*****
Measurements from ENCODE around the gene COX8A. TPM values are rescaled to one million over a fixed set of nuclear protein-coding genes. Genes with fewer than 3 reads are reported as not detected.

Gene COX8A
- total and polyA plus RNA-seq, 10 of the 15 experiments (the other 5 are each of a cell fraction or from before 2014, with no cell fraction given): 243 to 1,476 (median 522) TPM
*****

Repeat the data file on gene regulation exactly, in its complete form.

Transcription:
Measurements from ENCODE around the gene COX8A. TPM values are rescaled to one million over a fixed set of nuclear protein-coding genes. Genes with fewer than 3 reads are reported as not detected.

Gene COX8A
- total and polyA plus RNA-seq, 10 of the 15 experiments (the other 5 are each of a cell fraction or from before 2014, with no cell fraction given): 243 to 1,476 (median 522) TPM